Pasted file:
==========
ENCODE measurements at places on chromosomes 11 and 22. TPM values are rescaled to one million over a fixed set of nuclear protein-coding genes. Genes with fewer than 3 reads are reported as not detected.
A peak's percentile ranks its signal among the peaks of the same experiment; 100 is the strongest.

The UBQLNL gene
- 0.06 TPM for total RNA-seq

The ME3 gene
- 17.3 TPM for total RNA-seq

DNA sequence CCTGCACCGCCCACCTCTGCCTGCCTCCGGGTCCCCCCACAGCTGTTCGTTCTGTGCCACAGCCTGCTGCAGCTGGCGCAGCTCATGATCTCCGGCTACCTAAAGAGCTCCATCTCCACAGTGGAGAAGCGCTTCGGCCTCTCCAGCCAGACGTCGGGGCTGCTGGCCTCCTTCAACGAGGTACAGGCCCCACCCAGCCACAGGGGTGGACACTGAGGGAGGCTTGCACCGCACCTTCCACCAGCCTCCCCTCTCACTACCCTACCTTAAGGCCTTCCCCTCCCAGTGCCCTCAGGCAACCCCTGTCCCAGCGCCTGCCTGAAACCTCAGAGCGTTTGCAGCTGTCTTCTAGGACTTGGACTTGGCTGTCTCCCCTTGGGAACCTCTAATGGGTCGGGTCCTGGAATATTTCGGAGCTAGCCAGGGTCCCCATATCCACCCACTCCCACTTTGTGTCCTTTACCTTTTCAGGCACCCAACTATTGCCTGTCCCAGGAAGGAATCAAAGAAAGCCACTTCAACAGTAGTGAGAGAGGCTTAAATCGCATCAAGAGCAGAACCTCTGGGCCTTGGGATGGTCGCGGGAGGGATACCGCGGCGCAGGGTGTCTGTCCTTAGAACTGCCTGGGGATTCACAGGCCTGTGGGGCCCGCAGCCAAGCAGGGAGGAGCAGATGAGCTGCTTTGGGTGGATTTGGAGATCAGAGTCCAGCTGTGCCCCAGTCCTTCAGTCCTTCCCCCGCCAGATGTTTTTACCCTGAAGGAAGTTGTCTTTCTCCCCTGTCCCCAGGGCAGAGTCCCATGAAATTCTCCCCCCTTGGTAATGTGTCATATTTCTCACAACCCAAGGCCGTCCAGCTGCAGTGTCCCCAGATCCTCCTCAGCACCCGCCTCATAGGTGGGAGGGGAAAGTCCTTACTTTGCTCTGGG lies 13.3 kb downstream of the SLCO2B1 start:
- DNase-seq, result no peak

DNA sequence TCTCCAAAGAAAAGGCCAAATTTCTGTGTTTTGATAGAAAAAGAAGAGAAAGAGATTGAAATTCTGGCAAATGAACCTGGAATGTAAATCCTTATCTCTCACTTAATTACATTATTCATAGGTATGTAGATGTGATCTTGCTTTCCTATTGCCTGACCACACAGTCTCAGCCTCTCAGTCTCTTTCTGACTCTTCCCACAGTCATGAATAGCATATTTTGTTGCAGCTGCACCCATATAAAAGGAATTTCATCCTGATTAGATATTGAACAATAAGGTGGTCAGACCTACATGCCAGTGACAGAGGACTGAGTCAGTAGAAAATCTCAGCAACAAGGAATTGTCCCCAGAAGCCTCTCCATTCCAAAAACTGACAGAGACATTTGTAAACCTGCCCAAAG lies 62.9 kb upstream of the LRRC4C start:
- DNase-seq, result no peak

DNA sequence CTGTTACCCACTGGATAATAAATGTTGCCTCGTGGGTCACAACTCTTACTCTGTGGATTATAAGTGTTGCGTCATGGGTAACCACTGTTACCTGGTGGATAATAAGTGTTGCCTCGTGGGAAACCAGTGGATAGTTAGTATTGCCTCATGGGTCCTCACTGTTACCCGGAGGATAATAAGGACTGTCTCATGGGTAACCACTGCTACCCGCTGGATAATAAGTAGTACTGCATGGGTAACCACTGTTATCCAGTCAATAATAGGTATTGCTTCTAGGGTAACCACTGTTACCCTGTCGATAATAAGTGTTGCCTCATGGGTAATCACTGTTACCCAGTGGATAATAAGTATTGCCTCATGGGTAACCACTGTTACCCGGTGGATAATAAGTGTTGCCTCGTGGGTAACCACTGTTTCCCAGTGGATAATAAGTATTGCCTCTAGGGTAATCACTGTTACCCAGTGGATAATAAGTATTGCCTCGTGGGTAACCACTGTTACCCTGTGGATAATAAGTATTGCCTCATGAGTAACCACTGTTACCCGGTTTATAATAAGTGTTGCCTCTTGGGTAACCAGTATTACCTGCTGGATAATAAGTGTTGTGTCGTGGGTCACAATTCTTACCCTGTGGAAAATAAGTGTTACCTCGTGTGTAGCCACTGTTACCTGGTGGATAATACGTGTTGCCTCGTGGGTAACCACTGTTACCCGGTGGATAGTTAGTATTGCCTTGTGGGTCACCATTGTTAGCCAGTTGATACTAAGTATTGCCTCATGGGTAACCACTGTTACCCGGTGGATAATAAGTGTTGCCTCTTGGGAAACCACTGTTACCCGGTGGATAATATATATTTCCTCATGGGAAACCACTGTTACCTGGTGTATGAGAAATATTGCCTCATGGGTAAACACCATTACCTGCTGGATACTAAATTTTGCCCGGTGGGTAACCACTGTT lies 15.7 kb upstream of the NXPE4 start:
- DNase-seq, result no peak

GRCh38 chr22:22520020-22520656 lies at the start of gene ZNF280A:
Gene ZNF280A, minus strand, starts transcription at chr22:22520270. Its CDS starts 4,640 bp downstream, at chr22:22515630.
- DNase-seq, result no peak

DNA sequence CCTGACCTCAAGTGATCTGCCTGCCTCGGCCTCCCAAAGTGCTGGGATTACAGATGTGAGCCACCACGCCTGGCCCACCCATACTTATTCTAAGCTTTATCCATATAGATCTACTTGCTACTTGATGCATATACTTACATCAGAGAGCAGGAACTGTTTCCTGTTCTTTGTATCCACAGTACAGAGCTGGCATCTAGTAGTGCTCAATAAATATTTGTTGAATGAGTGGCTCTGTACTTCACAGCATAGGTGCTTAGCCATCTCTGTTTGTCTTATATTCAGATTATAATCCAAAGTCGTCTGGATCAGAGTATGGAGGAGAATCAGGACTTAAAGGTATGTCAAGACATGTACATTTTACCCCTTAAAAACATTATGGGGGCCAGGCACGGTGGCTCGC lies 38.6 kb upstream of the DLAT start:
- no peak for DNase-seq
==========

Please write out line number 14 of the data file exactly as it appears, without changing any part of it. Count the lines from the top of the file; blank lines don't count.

Gene ZNF280A, minus strand, starts transcription at chr22:22520270. Its CDS starts 4,640 bp downstream, at chr22:22515630.